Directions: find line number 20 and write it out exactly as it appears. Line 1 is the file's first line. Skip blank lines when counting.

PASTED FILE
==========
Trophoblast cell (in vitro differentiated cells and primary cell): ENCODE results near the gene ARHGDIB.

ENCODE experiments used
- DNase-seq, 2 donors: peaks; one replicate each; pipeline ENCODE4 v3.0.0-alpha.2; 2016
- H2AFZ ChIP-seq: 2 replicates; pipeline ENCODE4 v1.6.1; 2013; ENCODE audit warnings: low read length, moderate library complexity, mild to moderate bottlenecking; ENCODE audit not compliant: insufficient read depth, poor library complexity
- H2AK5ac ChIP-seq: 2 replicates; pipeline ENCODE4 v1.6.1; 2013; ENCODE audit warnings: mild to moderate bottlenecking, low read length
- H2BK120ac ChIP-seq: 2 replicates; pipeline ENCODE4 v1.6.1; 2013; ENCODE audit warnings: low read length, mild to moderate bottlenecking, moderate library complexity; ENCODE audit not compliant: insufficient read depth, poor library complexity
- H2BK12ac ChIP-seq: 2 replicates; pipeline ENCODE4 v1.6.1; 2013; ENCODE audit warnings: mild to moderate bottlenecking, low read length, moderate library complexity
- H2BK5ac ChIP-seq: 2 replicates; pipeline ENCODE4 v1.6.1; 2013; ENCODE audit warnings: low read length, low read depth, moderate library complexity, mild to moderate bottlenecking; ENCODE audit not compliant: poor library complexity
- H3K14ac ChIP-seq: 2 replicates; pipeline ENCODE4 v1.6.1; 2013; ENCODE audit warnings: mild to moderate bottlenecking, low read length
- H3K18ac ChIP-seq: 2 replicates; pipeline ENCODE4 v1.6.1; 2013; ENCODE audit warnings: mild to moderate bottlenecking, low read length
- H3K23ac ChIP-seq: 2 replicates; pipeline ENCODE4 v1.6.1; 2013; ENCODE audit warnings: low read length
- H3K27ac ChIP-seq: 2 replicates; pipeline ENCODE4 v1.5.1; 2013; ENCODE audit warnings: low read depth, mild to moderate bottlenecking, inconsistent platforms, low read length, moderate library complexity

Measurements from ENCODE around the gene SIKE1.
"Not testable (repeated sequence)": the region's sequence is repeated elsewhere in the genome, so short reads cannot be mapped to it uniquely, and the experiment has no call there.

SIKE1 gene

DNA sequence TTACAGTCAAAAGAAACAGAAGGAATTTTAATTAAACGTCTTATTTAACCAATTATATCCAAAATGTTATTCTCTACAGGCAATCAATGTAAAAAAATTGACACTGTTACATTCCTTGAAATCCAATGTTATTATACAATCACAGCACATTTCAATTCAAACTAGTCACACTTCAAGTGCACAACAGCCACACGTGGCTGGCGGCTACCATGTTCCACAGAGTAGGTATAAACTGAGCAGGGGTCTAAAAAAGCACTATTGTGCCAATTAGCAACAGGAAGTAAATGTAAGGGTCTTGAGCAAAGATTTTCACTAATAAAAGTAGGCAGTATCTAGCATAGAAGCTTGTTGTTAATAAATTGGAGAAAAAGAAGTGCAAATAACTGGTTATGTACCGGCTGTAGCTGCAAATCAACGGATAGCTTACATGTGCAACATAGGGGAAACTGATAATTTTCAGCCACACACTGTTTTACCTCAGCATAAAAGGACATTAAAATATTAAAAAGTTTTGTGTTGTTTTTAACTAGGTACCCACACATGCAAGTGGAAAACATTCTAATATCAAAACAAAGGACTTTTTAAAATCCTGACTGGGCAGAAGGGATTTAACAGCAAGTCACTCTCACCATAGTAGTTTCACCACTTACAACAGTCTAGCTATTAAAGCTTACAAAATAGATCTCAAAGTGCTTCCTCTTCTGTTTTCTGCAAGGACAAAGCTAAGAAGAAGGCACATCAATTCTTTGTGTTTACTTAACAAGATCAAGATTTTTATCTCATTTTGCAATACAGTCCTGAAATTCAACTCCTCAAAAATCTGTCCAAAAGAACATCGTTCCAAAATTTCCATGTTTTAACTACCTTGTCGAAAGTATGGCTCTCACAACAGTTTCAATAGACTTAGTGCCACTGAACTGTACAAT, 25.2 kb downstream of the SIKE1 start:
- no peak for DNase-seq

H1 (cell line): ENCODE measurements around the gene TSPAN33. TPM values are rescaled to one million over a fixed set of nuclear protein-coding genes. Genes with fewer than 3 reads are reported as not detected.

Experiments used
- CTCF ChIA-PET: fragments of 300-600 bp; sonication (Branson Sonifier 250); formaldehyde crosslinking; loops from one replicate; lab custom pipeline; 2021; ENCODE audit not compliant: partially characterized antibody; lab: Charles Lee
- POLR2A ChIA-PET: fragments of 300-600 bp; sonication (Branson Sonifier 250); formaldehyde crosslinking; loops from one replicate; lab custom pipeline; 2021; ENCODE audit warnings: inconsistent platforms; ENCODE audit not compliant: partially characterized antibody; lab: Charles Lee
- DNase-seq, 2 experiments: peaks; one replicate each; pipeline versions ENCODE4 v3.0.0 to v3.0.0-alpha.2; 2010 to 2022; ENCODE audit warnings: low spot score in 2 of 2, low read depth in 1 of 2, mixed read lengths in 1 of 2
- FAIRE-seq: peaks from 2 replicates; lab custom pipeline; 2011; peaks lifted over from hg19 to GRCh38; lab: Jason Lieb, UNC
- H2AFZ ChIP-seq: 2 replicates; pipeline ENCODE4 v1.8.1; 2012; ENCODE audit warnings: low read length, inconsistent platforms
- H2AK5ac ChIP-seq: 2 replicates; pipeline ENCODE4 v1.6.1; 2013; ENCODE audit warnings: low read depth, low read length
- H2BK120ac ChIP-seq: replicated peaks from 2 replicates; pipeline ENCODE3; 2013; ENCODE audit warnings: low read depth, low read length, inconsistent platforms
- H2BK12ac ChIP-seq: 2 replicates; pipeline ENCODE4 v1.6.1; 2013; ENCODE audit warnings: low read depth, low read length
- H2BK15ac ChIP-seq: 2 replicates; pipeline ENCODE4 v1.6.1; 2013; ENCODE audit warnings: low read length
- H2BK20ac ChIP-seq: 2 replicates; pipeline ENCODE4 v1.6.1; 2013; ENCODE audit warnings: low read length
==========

- CTCF ChIA-PET: fragments of 300-600 bp; sonication (Branson Sonifier 250); formaldehyde crosslinking; loops from one replicate; lab custom pipeline; 2021; ENCODE audit not compliant: partially characterized antibody; lab: Charles Lee